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Download A Perfect Mess: The Hidden Benefits of Disorder Audiobook (Unabridged)

Extended Audio Sample A Perfect Mess: The Hidden Benefits of Disorder (Unabridged) Audiobook, by Eric Abrahamson
3.43 out of 53.43 out of 53.43 out of 53.43 out of 53.43 out of 5 3.43 (30 ratings) (rate this audio book) Author: Eric Abrahamson Narrator: Scott Brick Publisher: Books on Tape Format: Unabridged Audiobook Delivery: Instant Download Audio Length: Release Date: December 2006 ISBN:
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Ever since Einstein's study of Brownian Motion, scientists have understood that a little disorder can actually make systems more effective. Yet most people still shun disorder or suffer guilt over the mess they can't avoid.

With a spectacular array of true stories and case studies of the hidden benefits of mess, A Perfect Mess overturns the accepted wisdom that tight schedules, organization, neatness, and consistency are the keys to success. Drawing on examples from business, parenting, cooking, the war on terrorism, retail, and even the career of Arnold Schwarzenegger, Abrahamson and Freedman demonstrate that moderately messy systems use resources more efficiently, yield better solutions, and are harder to break than neat ones.

Applying this idea on scales both large (government, society) and small (desktops, garages), A Perfect Mess uncovers the ways messiness can trump neatness, and will help you assess the right amount of disorder for any system.

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Listener Opinions

  • 3 out of 53 out of 53 out of 53 out of 53 out of 5 Melissa | 2/15/2014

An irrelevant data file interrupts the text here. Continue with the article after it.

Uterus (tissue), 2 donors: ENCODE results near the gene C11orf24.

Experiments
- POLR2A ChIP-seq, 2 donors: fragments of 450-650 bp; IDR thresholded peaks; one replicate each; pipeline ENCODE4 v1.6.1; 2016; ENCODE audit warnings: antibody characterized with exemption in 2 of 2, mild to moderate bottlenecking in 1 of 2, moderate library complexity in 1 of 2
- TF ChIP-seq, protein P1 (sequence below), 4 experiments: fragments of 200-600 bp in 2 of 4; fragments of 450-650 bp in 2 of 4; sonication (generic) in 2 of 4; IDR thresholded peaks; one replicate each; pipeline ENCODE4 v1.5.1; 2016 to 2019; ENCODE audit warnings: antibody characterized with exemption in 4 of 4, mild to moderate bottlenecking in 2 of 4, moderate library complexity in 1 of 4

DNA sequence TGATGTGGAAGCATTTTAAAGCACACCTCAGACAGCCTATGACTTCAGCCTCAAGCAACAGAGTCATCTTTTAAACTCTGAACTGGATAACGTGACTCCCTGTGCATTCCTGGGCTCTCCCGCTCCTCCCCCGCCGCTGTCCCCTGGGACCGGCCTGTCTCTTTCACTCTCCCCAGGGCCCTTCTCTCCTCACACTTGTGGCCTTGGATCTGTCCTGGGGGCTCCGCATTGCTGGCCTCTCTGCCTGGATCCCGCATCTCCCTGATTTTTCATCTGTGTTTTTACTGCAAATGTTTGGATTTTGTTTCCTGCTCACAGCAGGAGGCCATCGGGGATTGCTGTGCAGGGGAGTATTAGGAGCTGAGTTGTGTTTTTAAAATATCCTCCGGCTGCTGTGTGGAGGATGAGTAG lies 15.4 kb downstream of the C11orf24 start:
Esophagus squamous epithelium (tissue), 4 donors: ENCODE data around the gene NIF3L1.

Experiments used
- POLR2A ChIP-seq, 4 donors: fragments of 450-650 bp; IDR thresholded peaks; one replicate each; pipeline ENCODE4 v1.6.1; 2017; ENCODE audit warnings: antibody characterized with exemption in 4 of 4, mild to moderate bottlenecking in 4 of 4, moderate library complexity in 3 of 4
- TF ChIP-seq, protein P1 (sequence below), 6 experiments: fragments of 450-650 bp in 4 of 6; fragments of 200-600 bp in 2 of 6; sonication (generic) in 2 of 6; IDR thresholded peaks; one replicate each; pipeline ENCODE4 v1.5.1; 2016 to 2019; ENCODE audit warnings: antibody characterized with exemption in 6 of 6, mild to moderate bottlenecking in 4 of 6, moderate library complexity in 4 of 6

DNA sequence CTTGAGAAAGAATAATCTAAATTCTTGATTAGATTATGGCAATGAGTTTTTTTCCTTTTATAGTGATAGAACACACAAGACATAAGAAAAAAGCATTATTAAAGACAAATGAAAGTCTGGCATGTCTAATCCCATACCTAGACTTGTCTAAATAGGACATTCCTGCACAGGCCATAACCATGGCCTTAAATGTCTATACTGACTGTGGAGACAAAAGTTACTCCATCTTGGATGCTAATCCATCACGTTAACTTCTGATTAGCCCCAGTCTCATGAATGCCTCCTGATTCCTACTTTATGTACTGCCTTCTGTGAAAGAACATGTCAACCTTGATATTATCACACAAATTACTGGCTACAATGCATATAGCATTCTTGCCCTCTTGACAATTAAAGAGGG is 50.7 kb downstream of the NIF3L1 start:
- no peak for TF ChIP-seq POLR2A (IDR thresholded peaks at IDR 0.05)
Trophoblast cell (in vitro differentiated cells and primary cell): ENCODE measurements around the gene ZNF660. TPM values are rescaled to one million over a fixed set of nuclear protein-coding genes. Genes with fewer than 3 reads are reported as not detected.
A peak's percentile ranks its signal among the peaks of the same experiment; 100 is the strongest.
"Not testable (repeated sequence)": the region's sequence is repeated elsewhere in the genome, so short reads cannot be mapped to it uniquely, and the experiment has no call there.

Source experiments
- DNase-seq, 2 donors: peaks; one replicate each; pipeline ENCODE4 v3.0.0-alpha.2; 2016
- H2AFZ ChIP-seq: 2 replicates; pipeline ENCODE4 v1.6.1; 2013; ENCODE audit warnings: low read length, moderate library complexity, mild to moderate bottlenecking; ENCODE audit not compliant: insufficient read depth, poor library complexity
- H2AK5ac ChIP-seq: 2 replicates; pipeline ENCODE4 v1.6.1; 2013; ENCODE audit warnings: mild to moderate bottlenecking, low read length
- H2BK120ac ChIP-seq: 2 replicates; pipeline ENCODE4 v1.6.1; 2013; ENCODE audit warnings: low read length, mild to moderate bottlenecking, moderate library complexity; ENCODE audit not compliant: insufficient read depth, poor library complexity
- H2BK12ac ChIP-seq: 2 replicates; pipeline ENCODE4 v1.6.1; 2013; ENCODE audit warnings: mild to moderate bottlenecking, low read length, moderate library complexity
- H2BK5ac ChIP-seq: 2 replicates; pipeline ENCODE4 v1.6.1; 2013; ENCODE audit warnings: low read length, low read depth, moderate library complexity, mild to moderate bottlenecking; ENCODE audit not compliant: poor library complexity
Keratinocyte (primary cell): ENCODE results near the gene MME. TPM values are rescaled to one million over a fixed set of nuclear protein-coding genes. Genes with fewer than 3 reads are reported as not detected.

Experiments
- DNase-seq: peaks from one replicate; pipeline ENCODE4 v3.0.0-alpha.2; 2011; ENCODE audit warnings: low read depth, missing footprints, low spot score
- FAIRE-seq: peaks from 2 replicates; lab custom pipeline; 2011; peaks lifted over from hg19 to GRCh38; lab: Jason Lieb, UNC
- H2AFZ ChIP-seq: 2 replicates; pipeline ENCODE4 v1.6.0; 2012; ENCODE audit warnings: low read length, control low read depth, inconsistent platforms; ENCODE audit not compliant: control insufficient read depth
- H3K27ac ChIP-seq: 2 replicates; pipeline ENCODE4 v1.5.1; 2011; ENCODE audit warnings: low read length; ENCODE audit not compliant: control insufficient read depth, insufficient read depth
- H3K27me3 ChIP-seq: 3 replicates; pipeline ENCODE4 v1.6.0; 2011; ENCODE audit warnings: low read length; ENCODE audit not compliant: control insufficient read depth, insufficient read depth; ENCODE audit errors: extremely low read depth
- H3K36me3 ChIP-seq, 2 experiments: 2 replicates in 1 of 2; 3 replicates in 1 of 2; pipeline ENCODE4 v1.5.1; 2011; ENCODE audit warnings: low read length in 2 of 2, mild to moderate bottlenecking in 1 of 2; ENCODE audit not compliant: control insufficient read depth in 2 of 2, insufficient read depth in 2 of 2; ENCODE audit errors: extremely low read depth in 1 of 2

" If you are messy and disorganized, this book will make you feel justified in your piles and clutter. If you're organized, the cover is a soothing Real-Simple shade of blue. This book has something for everyone. "

  • 4 out of 54 out of 54 out of 54 out of 54 out of 5 Sara | 2/13/2014

    " This book was written by a Columbia professor I'll have for my Organizational Behavior class. It explores the idea that being clean can be costly because of the time you spend cleaning, filing things in the wrong place, not being inspired by other ideas from other piles of stuff, etc. It's anecdotal (and not terribly scientific in its claims) but a fun read, and recommended. (full disclaimer: I'm a messy person myself, and this book is a lovely justification of my habits....) "

  • 3 out of 53 out of 53 out of 53 out of 53 out of 5 Eileen | 2/12/2014

    " Definitely interesting and great examples. "

  • 1 out of 51 out of 51 out of 51 out of 51 out of 5 Mahala Helf | 2/12/2014

    " This book has footnotes for newspaper profiles (obvious sources for extended profiles) but no tips on how to find "a promising study" that was used to prove a dubious assertion. Overgeneralization abounds. This book reads like a series of magazine articles. I wanted to love it... "

  • 4 out of 54 out of 54 out of 54 out of 54 out of 5 Dave | 2/11/2014